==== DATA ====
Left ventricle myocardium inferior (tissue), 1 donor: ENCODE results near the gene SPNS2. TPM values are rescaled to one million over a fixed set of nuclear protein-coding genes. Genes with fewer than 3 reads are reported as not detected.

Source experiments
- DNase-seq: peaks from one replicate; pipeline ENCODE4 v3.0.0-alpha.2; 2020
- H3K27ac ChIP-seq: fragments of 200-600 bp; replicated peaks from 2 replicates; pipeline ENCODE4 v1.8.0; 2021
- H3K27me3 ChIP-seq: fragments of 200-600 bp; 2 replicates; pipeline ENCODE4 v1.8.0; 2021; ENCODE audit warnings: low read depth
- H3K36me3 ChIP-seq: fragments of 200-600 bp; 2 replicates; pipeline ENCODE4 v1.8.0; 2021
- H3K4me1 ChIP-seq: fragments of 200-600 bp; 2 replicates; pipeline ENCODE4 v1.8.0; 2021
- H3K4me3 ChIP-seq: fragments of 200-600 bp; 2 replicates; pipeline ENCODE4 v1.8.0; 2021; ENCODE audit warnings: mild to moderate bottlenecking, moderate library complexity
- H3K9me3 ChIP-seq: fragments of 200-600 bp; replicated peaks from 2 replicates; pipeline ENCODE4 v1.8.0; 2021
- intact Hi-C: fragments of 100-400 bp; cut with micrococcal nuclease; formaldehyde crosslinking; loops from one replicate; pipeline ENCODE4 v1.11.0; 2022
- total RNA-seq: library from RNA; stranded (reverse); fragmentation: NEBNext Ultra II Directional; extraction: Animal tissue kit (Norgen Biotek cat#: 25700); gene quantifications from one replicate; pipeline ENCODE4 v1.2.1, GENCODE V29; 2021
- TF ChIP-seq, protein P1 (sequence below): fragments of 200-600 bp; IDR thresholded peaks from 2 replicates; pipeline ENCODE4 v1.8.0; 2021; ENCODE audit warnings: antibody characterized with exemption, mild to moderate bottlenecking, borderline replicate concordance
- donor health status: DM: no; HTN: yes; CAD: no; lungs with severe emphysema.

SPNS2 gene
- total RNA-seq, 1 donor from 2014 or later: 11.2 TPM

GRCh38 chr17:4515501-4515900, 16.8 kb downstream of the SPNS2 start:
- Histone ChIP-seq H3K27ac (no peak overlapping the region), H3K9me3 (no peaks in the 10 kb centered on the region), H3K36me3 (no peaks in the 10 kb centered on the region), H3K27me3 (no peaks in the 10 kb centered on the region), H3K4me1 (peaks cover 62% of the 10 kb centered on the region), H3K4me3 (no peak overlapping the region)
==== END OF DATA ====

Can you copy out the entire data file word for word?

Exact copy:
Left ventricle myocardium inferior (tissue), 1 donor: ENCODE results near the gene SPNS2. TPM values are rescaled to one million over a fixed set of nuclear protein-coding genes. Genes with fewer than 3 reads are reported as not detected.

Source experiments
- DNase-seq: peaks from one replicate; pipeline ENCODE4 v3.0.0-alpha.2; 2020
- H3K27ac ChIP-seq: fragments of 200-600 bp; replicated peaks from 2 replicates; pipeline ENCODE4 v1.8.0; 2021
- H3K27me3 ChIP-seq: fragments of 200-600 bp; 2 replicates; pipeline ENCODE4 v1.8.0; 2021; ENCODE audit warnings: low read depth
- H3K36me3 ChIP-seq: fragments of 200-600 bp; 2 replicates; pipeline ENCODE4 v1.8.0; 2021
- H3K4me1 ChIP-seq: fragments of 200-600 bp; 2 replicates; pipeline ENCODE4 v1.8.0; 2021
- H3K4me3 ChIP-seq: fragments of 200-600 bp; 2 replicates; pipeline ENCODE4 v1.8.0; 2021; ENCODE audit warnings: mild to moderate bottlenecking, moderate library complexity
- H3K9me3 ChIP-seq: fragments of 200-600 bp; replicated peaks from 2 replicates; pipeline ENCODE4 v1.8.0; 2021
- intact Hi-C: fragments of 100-400 bp; cut with micrococcal nuclease; formaldehyde crosslinking; loops from one replicate; pipeline ENCODE4 v1.11.0; 2022
- total RNA-seq: library from RNA; stranded (reverse); fragmentation: NEBNext Ultra II Directional; extraction: Animal tissue kit (Norgen Biotek cat#: 25700); gene quantifications from one replicate; pipeline ENCODE4 v1.2.1, GENCODE V29; 2021
- TF ChIP-seq, protein P1 (sequence below): fragments of 200-600 bp; IDR thresholded peaks from 2 replicates; pipeline ENCODE4 v1.8.0; 2021; ENCODE audit warnings: antibody characterized with exemption, mild to moderate bottlenecking, borderline replicate concordance
- donor health status: DM: no; HTN: yes; CAD: no; lungs with severe emphysema.

SPNS2 gene
- total RNA-seq, 1 donor from 2014 or later: 11.2 TPM

GRCh38 chr17:4515501-4515900, 16.8 kb downstream of the SPNS2 start:
- Histone ChIP-seq H3K27ac (no peak overlapping the region), H3K9me3 (no peaks in the 10 kb centered on the region), H3K36me3 (no peaks in the 10 kb centered on the region), H3K27me3 (no peaks in the 10 kb centered on the region), H3K4me1 (peaks cover 62% of the 10 kb centered on the region), H3K4me3 (no peak overlapping the region)